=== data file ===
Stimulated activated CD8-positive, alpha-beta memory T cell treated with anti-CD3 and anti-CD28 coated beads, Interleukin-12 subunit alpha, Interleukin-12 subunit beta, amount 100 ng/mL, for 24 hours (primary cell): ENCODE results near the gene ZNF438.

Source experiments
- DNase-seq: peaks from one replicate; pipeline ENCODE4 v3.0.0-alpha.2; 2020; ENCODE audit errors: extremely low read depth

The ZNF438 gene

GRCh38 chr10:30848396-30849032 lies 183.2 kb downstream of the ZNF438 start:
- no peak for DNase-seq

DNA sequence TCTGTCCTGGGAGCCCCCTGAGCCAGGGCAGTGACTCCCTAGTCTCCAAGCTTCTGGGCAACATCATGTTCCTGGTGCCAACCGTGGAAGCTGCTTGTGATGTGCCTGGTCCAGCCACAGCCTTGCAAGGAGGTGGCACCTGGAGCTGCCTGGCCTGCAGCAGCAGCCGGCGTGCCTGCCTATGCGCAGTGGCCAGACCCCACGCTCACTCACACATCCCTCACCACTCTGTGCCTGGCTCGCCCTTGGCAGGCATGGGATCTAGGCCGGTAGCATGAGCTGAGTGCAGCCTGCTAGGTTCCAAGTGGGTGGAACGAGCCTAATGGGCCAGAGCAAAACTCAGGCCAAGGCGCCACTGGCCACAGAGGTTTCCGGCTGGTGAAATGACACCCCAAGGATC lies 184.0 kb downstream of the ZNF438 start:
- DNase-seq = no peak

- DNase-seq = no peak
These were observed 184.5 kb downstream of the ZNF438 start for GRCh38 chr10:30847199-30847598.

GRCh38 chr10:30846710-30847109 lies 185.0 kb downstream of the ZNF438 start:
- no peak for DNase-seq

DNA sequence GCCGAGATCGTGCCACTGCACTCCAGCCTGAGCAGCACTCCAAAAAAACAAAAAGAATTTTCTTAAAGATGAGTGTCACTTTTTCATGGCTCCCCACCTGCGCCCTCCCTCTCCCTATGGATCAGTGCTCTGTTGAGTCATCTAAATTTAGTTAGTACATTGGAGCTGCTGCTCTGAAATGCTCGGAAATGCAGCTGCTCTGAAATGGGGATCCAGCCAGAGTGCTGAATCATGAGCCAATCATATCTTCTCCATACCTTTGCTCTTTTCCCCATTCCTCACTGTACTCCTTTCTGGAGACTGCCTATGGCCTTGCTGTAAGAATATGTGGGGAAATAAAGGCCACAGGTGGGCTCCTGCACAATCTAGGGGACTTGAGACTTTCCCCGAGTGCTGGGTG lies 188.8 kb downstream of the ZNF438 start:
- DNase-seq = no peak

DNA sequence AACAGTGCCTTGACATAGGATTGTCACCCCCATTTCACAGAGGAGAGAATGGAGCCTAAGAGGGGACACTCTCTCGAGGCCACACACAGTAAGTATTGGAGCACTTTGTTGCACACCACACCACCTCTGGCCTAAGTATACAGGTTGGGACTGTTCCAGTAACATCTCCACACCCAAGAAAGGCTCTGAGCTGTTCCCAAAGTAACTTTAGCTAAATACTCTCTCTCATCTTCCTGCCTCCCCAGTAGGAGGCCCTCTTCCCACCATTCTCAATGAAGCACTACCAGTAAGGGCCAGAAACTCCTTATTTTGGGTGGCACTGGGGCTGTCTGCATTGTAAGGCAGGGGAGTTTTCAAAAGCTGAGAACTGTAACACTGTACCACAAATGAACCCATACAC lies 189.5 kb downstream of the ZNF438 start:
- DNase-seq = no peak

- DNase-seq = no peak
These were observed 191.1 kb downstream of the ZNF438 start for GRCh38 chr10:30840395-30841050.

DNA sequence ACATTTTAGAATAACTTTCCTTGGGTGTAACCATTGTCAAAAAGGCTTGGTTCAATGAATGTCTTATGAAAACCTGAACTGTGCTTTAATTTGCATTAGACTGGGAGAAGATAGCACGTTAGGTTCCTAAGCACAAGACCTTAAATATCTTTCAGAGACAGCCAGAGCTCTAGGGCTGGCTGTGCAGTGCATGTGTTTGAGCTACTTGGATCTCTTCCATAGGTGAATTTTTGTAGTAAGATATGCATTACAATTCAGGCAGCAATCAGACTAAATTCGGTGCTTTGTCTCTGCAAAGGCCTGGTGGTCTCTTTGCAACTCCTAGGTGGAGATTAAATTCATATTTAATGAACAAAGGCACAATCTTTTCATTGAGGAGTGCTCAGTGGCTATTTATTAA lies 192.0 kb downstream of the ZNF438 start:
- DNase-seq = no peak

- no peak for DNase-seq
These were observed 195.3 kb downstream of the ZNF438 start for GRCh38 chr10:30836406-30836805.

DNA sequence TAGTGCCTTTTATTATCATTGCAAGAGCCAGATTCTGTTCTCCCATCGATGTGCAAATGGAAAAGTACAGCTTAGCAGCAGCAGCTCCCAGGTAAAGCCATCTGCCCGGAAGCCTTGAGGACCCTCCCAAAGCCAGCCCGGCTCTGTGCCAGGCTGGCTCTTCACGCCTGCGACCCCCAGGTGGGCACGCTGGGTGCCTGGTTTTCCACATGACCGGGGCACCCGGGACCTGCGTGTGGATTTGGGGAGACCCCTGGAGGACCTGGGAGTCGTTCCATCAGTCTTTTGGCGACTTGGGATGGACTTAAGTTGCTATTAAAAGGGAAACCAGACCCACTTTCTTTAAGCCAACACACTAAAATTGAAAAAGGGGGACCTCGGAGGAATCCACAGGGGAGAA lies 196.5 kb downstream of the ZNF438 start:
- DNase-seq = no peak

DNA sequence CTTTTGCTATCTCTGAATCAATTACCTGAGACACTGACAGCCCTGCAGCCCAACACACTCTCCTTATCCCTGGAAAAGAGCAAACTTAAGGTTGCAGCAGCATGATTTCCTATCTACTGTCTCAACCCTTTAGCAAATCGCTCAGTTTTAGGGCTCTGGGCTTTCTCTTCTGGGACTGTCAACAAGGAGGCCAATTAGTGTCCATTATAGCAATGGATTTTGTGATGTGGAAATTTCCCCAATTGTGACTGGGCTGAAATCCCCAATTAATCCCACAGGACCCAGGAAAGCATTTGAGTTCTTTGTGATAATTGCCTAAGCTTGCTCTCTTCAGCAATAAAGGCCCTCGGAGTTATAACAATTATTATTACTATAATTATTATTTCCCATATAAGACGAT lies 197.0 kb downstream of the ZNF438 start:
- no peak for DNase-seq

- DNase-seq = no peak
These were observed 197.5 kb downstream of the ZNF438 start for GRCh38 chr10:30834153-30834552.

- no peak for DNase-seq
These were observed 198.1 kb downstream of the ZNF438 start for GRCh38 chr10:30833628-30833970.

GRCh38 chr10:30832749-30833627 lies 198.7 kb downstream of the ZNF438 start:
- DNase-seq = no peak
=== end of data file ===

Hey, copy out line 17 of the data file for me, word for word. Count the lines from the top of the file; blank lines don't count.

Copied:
- DNase-seq = no peak